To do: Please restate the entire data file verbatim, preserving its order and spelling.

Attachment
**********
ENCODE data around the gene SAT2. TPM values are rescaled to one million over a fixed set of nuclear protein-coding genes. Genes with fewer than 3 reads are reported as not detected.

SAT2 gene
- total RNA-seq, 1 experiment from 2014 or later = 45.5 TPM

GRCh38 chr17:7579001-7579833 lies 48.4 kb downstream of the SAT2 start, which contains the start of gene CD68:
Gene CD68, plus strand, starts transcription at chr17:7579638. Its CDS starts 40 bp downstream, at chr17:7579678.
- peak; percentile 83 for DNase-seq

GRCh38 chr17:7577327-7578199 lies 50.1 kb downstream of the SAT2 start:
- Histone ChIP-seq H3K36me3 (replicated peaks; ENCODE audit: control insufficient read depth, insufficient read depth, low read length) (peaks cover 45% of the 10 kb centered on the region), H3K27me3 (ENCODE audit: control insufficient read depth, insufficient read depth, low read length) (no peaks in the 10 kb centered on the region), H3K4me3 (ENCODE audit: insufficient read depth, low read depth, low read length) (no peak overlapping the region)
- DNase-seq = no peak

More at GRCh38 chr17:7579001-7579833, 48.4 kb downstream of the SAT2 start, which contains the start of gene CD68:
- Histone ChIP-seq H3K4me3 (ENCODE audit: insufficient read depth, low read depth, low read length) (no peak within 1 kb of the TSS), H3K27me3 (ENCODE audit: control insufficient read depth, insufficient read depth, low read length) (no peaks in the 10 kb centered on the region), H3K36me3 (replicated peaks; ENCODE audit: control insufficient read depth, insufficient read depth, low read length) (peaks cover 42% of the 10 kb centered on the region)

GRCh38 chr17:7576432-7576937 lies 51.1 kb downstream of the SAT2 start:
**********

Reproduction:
ENCODE data around the gene SAT2. TPM values are rescaled to one million over a fixed set of nuclear protein-coding genes. Genes with fewer than 3 reads are reported as not detected.

SAT2 gene
- total RNA-seq, 1 experiment from 2014 or later = 45.5 TPM

GRCh38 chr17:7579001-7579833 lies 48.4 kb downstream of the SAT2 start, which contains the start of gene CD68:
Gene CD68, plus strand, starts transcription at chr17:7579638. Its CDS starts 40 bp downstream, at chr17:7579678.
- peak; percentile 83 for DNase-seq

GRCh38 chr17:7577327-7578199 lies 50.1 kb downstream of the SAT2 start:
- Histone ChIP-seq H3K36me3 (replicated peaks; ENCODE audit: control insufficient read depth, insufficient read depth, low read length) (peaks cover 45% of the 10 kb centered on the region), H3K27me3 (ENCODE audit: control insufficient read depth, insufficient read depth, low read length) (no peaks in the 10 kb centered on the region), H3K4me3 (ENCODE audit: insufficient read depth, low read depth, low read length) (no peak overlapping the region)
- DNase-seq = no peak

More at GRCh38 chr17:7579001-7579833, 48.4 kb downstream of the SAT2 start, which contains the start of gene CD68:
- Histone ChIP-seq H3K4me3 (ENCODE audit: insufficient read depth, low read depth, low read length) (no peak within 1 kb of the TSS), H3K27me3 (ENCODE audit: control insufficient read depth, insufficient read depth, low read length) (no peaks in the 10 kb centered on the region), H3K36me3 (replicated peaks; ENCODE audit: control insufficient read depth, insufficient read depth, low read length) (peaks cover 42% of the 10 kb centered on the region)

GRCh38 chr17:7576432-7576937 lies 51.1 kb downstream of the SAT2 start: